It is the story of employees who took over the company they work for. The story of a retreat that is not really a retreat. In May 2020, when the US investment fund manager Carlyle Group decided to take some distance from its main fund dedicated to Africa, the management of its assets were taken over by the team that had been running it since 2014.
At stake was $700m in assets, a plethora of partnerships, the 10 or so companies that make up its portfolio and more than 10 years of experience on the continent.
When KKR, another US private-equity giant, decided at the end of 2017 to abandon the continent – by selling its assets to Sun European Partners – its desires for rapid returns on investment did not coincide with the pace of its returns in Africa. Carlyle, on the other hand, chose another path a few years later. It decided to withdraw from its direct investments, while keeping one foot on the ground.
It is doing so, in part, via its Carlyle International Energy Fund vehicle, which is partly focused on Africa. But above all, Carlyle is handing over the management of the Carlyle Sub-Saharan Africa Fund (CSSAF) to Alterra Capital Partners, the investment company created by its former managers to oversee its assets on Carlyle’s behalf, while retaining ownership.
A smooth transition
According to Genevieve Sangudi, former managing director of CSSAF and now a partner at Alterra Capital, “the separation was amicable and the two structures maintain a strategic partnership.” This Tanzanian-born American, speaking on the sidelines of the AVCA 2021 annual meeting, has 12 years of experience of investing on the continent and does not feel ready to draw a line under this experience.
How did the transition go? What strategy is now being applied? After almost a year of experience, which was marked by the Covid-19 pandemic, she says that the fundamentals have been preserved. “For our investors, the conditions remain the same. It is the same team that raises funds, then invests and manages them,” says Sangudi. “The only change is that now the whole thing is done by an independent management company.”
The team, alongside Sangudi who is based in Johannesburg, includes Bruce Steen, who was also behind the launch of the CSSAF. Other partners include Idris Mohammed, former managing director and a partner at the CSSAF. This former member of the pan-African private-equity firm DPI is based in Alterra Capital’s second office in Lagos. Eric Kump, a former partner at Carlyle and head of the CSSAF, is currently based in London.
Abacus, Access Bank, Assala Energy…
The 13 companies that make up the CSSAF’s portfolio are all now managed by Alterra Capital. According to Sangudi, four exits are in the pipeline, but these were decided ahead of time when the fund was launched.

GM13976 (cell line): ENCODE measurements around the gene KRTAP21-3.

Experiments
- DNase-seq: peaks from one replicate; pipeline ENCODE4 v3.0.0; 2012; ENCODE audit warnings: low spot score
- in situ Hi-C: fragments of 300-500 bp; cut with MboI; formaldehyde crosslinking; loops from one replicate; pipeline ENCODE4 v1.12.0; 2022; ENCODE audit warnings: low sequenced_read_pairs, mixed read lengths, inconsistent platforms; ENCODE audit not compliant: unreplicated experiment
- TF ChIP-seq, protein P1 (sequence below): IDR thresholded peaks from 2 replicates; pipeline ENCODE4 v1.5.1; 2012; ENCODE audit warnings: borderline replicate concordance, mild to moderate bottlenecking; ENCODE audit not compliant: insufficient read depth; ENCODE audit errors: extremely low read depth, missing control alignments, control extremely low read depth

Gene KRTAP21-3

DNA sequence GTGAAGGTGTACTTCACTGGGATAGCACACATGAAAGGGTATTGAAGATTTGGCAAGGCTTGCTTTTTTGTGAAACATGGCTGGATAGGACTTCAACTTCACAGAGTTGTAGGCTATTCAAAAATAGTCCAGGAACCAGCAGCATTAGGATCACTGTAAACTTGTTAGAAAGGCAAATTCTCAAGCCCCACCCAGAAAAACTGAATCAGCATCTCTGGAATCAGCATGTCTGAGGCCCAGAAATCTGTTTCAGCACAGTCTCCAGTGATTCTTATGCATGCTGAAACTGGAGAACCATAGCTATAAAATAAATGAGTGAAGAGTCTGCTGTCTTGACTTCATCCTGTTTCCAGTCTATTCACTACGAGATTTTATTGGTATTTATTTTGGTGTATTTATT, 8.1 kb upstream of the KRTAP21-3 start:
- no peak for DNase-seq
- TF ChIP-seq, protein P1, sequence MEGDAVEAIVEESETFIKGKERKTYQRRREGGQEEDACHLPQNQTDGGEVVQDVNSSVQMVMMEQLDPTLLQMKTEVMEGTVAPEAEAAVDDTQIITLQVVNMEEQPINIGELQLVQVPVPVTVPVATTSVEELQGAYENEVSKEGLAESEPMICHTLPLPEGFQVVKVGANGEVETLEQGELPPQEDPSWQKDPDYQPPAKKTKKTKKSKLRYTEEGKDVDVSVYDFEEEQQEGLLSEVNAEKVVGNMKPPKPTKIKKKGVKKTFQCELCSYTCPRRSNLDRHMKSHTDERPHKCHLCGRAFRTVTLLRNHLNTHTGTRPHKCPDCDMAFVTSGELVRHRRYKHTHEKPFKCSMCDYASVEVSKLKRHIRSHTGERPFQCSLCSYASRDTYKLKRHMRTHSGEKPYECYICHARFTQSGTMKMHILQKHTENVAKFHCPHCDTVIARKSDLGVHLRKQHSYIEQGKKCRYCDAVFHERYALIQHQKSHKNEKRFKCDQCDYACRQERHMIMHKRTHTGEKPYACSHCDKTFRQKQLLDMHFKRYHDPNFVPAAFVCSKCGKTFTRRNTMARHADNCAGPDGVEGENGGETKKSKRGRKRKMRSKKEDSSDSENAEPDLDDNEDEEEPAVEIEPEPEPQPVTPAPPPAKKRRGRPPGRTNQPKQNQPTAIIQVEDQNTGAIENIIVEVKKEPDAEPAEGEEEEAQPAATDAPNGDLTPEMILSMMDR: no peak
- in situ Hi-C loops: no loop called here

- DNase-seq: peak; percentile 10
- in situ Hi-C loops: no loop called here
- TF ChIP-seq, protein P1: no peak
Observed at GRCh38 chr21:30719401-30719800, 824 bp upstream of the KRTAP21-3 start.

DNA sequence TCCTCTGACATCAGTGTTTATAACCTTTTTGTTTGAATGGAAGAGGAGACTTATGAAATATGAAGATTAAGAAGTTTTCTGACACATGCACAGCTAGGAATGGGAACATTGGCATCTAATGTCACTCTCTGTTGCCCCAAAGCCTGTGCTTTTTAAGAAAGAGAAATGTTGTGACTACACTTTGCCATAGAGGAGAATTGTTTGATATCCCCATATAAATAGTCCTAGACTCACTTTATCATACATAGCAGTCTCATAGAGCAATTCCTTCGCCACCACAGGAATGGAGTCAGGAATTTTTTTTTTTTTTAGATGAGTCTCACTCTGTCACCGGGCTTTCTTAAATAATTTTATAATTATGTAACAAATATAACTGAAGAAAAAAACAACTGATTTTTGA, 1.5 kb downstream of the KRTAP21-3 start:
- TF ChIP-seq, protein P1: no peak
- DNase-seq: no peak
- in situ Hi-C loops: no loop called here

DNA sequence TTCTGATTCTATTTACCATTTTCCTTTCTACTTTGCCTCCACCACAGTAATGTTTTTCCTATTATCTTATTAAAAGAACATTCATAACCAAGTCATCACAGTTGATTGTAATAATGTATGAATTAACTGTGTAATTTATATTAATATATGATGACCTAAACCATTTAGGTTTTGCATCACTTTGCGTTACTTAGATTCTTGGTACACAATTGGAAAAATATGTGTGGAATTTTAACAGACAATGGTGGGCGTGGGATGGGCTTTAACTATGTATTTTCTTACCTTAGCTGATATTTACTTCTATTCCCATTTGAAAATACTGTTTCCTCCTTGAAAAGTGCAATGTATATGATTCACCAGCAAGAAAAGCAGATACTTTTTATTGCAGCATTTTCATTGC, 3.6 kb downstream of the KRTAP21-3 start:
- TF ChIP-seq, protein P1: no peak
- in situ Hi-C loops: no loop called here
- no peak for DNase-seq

This portfolio is quite varied. It ranges from agribusiness to healthcare, financial services and technology, media and telecoms. Among Alterra Capital’s major assets is Abacus, which was acquired from AfricInvest by Carlyle in September 2018. This Ugandan manufacturer and distributor of pharmaceutical products operates throughout East Africa.
Alterra Capital also manages stakes in the number-one ranked Nigerian bank Access Bank and the diversified group ETG, which is mainly active in the agribusiness industry. Carlyle/Alterra Capital is also behind the Gabonese oil and gas junior company Assala Energy, Nigeria’s Wakanow (online travel bookings) and the pan-African rating agency Global Credit Ratings.
And although the health crisis has thrown the new fund’s short-term plans into disarray, this past year has demonstrated the strength of the Alterra Capital founders’ project.
Backed by one of the world’s largest investment management firms (with nearly $250bn in assets) and benefiting from its extensive network, the former CSSAF managers have had no trouble staying the course. For example, Abacus doubled its revenue in 2020 compared to 2018, when Carlyle acquired a stake in the Ugandan company, which was then generating $9m in earnings before interest, tax, depreciation and amortisation.
Investments of at least $20m
“We learned the first lessons of the pandemic. Our responses were effective and rapid, and we will not hesitate to reproduce the actions we have deployed, in the event of a crisis as well as in a normal situation, to boost performance,” says Sangudi.
So it seems that the “Carlyle way” is here to stay at Alterra Capital. As are its ambitions, which stem from the appetite of a global investment giant. Therefore, just like with the CSSAF, Alterra Capital’s minimum investment is $20m, and it targets companies in the “upper middle” market, with the objective of acquiring a majority stake – or a co-investment – thereby giving it the capacity to influence the strategic decisions of the acquired company.
While waiting for the next exits, which are to be made to “strategic buyers”, Alterra Capital’s teams are working to enhance the value of Carlyle’s African portfolio. Without trying to make a name for themselves and attract the limelight, but by “giving a satisfactory return on investment to our investors, while ensuring that the companies in our portfolio are stronger when we exit,” says Sangudi.
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